Tim Chapman
Sun, 03 Jun 2012 19:18:03 PDT

> . I think by 
> "sparkling beauty" Tim means 'Sparkling Burgundy', which is widely 
> offered, possibly not always the true clone of that name.

Yes I meant Sparkling Burgundy, oops .  

> This is one of the best South African genera for growing in colder 
> climates, because it emerges late in spring and can be protected by 
> deep planting and plenty of mulch. However, the flowers of E. 
> autumnalis can be ruined by frost in fall.

These are very adaptable plants as they also thrive in south Louisiana.  I originally planted them in a terrible location and they fortunately made it through a few years of not so great conditions.   Here the E comosa types and the reddish E autumnalis types sprout first (some are blooming now) followed by E pallidiflora, and later by E zambesiaca and E bicolor (the latter are still not in the best location and this may be why the are always last.  Perhaps these normally high elevation diploid spp just don't thrive as well as the lower elevation tetraploid spp do here. Too early to tell.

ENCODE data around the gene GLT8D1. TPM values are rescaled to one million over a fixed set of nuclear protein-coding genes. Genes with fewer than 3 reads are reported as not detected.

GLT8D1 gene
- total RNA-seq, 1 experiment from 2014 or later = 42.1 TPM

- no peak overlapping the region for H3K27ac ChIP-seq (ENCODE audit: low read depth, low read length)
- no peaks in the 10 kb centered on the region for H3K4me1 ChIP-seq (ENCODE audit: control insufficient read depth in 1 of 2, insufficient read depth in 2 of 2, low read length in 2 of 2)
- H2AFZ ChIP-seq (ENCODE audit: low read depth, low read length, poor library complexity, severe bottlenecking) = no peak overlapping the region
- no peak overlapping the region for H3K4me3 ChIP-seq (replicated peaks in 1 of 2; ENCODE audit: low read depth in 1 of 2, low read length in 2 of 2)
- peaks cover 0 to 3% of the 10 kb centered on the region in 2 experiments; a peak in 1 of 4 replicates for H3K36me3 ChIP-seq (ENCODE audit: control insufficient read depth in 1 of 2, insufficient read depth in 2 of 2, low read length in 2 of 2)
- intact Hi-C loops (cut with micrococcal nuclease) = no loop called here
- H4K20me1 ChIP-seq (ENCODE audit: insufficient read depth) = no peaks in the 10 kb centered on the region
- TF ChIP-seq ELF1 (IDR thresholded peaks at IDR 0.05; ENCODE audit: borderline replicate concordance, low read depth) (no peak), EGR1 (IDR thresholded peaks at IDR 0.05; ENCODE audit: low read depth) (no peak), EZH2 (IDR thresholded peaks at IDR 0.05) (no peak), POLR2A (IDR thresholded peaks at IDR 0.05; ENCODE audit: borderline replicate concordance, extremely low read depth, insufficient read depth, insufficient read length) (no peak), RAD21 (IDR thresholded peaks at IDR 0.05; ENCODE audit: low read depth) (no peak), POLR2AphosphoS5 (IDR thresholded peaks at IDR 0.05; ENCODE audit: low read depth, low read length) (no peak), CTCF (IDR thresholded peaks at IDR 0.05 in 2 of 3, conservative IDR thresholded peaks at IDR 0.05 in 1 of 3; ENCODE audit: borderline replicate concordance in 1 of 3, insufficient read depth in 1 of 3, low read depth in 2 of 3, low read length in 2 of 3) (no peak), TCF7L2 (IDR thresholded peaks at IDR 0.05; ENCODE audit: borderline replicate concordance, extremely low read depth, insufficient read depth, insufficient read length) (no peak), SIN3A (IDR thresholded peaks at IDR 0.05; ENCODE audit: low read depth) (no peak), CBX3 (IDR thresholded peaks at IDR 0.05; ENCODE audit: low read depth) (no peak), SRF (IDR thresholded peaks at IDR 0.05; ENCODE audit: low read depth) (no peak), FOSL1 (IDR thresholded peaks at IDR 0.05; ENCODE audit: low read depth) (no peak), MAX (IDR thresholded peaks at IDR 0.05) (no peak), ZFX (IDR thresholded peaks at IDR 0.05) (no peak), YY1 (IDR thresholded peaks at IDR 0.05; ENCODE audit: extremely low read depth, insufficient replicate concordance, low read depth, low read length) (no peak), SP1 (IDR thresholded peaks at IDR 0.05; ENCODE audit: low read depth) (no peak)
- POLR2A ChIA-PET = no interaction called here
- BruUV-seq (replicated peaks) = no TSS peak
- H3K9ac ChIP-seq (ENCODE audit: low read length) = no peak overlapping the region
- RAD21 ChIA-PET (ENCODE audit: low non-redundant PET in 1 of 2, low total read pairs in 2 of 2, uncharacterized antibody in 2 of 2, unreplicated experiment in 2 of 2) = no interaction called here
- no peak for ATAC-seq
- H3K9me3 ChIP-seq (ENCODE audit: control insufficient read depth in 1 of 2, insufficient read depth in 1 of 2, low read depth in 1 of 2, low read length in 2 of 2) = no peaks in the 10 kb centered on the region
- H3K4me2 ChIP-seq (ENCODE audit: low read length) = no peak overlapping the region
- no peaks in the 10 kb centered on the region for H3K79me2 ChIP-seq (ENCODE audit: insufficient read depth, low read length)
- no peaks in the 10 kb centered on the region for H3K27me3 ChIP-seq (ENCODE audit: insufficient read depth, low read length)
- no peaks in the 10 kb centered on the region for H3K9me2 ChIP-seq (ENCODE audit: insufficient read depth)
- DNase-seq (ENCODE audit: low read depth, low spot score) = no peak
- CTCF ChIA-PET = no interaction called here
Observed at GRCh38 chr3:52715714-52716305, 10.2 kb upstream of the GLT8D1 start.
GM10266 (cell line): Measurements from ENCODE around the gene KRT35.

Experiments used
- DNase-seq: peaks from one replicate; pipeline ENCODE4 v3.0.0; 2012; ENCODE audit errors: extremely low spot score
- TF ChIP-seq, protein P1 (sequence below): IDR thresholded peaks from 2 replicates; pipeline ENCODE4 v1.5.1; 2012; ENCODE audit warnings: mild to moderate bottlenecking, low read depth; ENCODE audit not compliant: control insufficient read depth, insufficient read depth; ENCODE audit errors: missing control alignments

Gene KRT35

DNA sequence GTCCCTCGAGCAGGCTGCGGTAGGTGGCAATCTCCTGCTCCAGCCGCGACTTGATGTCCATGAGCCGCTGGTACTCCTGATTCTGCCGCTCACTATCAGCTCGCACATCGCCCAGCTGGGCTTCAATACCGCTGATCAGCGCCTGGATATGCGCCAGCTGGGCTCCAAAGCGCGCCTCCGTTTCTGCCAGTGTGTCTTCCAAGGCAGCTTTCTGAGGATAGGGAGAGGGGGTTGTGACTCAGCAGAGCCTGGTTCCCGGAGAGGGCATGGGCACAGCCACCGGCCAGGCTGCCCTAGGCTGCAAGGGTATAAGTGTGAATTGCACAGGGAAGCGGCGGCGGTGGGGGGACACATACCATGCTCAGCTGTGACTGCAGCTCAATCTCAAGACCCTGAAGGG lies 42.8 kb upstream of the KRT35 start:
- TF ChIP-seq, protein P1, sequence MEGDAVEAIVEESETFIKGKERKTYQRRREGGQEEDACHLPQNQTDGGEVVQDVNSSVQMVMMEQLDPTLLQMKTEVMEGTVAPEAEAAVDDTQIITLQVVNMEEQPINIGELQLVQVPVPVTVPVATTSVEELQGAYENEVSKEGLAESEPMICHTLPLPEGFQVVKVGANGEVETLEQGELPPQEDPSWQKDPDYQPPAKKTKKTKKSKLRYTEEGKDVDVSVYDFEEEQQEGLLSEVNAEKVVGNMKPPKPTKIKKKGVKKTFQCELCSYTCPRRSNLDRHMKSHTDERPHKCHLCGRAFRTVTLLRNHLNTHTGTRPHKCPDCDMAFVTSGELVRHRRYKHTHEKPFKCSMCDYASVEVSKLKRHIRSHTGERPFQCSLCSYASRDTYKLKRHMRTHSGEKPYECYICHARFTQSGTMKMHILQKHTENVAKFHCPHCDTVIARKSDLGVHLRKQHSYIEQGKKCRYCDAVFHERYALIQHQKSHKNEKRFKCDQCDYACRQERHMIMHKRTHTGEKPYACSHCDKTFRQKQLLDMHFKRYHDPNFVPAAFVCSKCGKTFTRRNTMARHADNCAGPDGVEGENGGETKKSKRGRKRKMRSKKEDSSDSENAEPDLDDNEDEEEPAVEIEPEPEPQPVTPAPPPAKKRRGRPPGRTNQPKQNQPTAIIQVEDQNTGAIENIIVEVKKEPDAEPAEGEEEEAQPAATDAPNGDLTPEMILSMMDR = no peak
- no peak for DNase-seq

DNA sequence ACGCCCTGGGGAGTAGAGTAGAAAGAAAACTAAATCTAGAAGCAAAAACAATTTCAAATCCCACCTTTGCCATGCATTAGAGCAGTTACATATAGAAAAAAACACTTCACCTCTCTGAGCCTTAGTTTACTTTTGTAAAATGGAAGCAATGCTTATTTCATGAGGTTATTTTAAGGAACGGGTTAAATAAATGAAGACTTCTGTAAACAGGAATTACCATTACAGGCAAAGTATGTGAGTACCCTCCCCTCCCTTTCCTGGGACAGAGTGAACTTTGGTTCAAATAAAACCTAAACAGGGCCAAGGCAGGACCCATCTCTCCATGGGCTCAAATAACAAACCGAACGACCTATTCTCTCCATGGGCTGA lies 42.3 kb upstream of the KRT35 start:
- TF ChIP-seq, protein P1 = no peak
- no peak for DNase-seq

I have three other spp to plant out eventually, and still looking for grimshawii, schijffi, a true montana, and amaryllidifolia. (I don't see it listed as such but E amaryllidifolia has been reinstated to species level by Duncan due to it being a diploid and not an allotetraploid like E autumnalis).

Where did you buy the 'Dark Star'?  I see 'Freckles' for sale online but hadn't come across Dark Star. 

Tim Chapman

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